Stem Cell - The Little Wonders

Stem Cells

Stem cells are the basic cells which have the capacity to develop into almost all types of cells of the body. If given correct environment and necessary stimulus, each stem cell can develop into a specialized tissue/organ. Such is the power of these tiny living cells. These cells are abundantly present in umbilical cord blood, cord tissue, placenta, dental pulp, bone marrow, body fat, menstrual blood and urine. Researchers have confirmed the presence of these cells in urine, milk teeth and menstrual blood. However, stem cells derived from these sources are different from each other in the sense that they grow into different type of tissue or cells. For example, stem cells from bone marrow hematopoietic stem cells gives rise to red blood cells, platelets, and white blood cells. Dental stem cells differentiate to form cartilage producing cells and nerve cells, stem cells derived from menstrual blood give rise to cardiac cells, endothelial cells and so on.

Thus stem cells have opened a new avenue for therapeutics, which will give a total regenerative cure unlike preventive or curative treatment. Untreatable diseases with no known treatment modality available for muscular dystrophies, diabetes mellitus, stroke, autism have shown promising results after transplantation of stem cells. In the early 1900s, European researchers realized that the various types of blood cells eg. white blood cells, red blood cells and platelets all come from a particular 'stem cell'. However, it was not until 1963 that the first quantitative descriptions of the self-renewing activities of transplanted mouse bone marrow cells were documented by Canadian researchers Ernest A McCulloch and James E Till. Research into adult stem cells in humans has been ongoing since this time, and bone marrow transplants - actually a transplant of adult stem cells - have in fact been used in patients receiving radiation and chemotherapy since the 1950s.The range of diseases which have been cured include Alzheimer's, ALS, Autism, Brain Damage, Cerebral Palsy, Cosmetic & Anti Ageing applications, Crohn's Disease, Corneal Repair, Diabetes, Eye Diseases, Hair regeneration, Kidney Diseases, Liver Diseases, Macular Degeneration, Multiple Sclerosis, Parkinson's Disease, Myocardial Infarction, Muscular Dystrophy, Rheumatoid Arthritis, Scleroderma, Spinal Cord Injuries, Stroke, Skin Repair, Sports Injuries and Wound Healing.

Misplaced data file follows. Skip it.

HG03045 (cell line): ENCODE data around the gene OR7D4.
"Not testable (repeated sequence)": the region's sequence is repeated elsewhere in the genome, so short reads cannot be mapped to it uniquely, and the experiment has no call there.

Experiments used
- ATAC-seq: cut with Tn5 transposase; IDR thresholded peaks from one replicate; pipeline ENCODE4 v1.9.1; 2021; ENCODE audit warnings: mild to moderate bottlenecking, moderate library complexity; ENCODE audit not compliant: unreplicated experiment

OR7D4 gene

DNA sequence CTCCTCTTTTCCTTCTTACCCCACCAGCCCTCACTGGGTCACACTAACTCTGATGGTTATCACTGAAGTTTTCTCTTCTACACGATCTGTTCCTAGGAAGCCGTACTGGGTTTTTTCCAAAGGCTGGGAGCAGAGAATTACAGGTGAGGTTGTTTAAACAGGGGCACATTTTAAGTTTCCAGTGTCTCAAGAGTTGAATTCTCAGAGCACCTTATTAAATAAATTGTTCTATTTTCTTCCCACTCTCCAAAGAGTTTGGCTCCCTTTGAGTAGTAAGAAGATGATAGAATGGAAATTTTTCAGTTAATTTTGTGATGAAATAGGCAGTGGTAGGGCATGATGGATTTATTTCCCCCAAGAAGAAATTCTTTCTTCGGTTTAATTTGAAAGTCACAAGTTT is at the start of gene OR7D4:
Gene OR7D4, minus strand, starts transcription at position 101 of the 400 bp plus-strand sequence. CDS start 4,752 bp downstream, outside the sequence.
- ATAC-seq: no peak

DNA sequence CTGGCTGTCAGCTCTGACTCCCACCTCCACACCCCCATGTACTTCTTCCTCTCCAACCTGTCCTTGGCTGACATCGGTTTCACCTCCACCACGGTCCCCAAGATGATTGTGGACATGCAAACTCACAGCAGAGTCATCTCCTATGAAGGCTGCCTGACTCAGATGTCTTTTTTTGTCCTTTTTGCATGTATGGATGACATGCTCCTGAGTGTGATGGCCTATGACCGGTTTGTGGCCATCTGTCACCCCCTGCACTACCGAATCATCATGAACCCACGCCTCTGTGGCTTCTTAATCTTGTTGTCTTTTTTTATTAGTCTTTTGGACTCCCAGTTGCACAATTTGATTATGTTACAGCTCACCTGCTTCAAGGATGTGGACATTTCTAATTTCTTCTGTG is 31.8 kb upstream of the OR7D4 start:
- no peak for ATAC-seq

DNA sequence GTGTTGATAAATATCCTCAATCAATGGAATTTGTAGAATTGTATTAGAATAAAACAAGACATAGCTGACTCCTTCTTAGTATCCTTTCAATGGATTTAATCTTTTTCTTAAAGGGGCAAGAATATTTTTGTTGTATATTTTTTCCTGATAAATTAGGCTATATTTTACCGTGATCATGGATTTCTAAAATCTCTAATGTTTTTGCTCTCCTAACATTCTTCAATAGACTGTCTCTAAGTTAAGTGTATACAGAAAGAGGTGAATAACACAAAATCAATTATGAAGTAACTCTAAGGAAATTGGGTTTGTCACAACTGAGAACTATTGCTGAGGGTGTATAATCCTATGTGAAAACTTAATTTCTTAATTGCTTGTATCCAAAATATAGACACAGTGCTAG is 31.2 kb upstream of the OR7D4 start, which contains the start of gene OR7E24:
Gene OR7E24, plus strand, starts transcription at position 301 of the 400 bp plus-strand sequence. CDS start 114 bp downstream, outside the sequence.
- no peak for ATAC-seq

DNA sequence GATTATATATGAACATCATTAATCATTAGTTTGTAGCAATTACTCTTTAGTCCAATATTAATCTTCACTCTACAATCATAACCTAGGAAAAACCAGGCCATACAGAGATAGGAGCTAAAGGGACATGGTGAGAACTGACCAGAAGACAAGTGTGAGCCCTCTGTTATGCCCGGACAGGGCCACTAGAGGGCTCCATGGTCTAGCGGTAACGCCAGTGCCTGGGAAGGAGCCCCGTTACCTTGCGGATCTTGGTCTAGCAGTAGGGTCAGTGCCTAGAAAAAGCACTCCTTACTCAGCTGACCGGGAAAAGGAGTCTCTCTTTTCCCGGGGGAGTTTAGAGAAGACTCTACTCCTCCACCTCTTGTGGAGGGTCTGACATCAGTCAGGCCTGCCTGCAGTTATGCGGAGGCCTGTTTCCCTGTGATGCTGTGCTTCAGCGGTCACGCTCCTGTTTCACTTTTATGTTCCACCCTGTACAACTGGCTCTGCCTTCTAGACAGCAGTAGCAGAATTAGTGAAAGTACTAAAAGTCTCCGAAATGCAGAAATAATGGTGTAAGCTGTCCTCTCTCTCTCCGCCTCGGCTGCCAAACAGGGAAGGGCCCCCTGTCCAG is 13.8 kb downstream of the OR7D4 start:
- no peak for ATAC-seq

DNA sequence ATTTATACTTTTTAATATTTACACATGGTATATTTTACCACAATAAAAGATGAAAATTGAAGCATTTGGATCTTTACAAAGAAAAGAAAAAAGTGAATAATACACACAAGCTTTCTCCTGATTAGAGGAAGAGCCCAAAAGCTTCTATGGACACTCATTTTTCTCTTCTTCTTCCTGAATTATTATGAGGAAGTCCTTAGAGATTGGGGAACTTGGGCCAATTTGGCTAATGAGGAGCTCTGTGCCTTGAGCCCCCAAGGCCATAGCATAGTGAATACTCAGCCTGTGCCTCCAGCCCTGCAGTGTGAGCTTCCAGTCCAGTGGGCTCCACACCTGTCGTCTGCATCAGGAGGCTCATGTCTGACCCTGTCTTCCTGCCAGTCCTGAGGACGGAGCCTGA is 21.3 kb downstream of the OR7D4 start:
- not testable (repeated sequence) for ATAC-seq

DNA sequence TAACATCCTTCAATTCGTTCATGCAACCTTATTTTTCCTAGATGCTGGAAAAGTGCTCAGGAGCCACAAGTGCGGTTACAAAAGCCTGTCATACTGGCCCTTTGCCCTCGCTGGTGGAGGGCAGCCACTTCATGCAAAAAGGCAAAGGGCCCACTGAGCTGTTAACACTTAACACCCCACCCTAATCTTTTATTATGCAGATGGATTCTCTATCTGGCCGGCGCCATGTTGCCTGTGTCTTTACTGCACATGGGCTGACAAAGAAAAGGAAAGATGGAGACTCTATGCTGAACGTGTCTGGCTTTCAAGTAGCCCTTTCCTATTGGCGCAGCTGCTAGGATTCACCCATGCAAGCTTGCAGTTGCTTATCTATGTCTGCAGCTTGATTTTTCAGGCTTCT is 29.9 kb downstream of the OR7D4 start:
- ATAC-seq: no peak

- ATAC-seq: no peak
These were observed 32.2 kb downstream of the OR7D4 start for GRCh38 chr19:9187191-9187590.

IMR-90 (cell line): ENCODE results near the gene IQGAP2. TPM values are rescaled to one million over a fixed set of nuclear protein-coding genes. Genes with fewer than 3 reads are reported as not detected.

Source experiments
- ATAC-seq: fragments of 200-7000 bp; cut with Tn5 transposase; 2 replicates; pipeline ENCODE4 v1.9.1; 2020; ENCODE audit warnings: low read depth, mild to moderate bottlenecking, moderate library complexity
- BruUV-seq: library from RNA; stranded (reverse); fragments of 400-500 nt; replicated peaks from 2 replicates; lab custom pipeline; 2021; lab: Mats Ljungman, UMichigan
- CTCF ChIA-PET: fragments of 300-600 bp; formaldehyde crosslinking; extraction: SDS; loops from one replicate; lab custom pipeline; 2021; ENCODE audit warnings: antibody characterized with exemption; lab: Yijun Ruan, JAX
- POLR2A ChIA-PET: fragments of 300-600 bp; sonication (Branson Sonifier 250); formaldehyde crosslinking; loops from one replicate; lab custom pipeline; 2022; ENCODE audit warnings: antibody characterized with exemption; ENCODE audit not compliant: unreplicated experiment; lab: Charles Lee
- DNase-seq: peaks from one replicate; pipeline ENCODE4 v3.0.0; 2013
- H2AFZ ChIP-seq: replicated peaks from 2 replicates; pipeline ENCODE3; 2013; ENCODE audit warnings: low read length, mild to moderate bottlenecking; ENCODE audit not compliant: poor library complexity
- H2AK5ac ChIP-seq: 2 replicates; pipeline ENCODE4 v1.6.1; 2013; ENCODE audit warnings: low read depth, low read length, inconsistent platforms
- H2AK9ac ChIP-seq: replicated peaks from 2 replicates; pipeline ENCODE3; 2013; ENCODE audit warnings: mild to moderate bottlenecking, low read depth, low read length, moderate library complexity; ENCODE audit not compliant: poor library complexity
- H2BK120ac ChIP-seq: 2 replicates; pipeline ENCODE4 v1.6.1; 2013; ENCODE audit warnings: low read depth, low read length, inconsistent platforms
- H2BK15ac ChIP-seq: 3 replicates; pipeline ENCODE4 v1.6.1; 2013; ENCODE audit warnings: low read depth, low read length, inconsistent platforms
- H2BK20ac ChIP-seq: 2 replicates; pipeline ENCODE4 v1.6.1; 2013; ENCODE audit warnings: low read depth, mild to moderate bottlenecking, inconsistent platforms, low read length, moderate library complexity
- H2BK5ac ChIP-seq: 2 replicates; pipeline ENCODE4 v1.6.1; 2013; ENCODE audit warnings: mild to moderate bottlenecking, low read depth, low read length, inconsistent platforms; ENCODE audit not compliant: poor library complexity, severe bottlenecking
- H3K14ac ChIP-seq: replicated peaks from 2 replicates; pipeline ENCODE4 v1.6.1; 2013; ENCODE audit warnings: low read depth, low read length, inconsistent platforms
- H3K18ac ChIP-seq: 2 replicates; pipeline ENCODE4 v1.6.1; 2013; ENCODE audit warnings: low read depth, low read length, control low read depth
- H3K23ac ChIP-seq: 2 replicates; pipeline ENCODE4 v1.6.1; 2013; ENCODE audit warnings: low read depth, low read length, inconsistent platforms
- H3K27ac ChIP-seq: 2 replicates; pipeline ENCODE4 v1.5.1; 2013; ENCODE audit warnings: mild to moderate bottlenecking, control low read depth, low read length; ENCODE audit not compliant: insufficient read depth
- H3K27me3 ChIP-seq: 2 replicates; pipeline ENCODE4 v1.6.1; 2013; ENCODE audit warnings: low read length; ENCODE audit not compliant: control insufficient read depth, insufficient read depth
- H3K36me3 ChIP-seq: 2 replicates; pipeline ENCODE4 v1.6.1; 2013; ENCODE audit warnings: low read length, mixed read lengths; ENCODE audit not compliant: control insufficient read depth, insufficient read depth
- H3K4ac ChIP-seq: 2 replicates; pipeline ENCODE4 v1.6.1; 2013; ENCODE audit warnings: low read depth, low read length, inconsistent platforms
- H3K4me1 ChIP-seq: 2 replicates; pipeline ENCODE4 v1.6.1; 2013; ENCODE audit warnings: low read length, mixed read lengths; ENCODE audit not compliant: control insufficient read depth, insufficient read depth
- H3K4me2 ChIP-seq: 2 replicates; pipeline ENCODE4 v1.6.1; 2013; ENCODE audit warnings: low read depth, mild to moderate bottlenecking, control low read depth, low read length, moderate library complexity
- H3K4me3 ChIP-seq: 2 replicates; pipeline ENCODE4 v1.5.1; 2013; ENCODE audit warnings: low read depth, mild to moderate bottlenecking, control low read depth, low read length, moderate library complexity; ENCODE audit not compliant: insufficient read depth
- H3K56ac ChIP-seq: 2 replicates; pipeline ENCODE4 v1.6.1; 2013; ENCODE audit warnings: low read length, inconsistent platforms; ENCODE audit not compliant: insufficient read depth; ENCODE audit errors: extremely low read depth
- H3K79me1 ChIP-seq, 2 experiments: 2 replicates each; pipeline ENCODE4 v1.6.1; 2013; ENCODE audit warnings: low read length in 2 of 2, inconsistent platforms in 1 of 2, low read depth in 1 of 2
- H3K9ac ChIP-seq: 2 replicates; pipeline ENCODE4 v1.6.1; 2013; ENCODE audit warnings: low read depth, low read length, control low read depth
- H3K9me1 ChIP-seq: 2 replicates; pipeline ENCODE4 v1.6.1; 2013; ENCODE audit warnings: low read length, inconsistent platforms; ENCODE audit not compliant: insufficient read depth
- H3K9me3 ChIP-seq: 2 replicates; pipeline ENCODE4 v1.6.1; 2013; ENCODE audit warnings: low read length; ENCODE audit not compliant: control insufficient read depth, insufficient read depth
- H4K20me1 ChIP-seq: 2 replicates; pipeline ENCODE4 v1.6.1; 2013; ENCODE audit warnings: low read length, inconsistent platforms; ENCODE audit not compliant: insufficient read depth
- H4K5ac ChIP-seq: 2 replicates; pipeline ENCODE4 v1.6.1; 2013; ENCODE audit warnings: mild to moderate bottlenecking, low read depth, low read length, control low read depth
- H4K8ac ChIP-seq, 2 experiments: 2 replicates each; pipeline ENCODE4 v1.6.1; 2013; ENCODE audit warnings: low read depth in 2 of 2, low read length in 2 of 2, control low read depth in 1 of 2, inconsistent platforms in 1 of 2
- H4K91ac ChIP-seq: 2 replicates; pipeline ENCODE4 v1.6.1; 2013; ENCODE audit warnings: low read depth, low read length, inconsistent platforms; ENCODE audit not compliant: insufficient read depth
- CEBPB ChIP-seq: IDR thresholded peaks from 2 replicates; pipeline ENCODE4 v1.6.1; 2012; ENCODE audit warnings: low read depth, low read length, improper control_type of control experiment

Stem cells can be stored or cryopreserved for years using cryopreservation methods.

Liquid nitrogen is used to preserve stem cells, the temperature being as low as -196°C, much below the freezing point of water. However, it is known that inspite of such low temperatures; the cell structure is well preserved for an infinite period of time and can be activated when required. The first cord blood bank started in year 1992 and since then many private cord blood banks are offering banking of cord blood. Basically there are two types of cord blood banks-private and public blood banks. In private blood banks, cord blood is preserved for that the use of that particular person or members of his family where as in public cord blood is cryopreserved for research and therapy purpose. When the stem cells from umbilical cord blood are isolated and cryopreserved, the age of the cells is very young. Thus when the need arises in future, they will of younger age then the age of the person and hence will be more potent. Besides, one's own stem cells will always be acceptable by the body and hence no chances of rejection.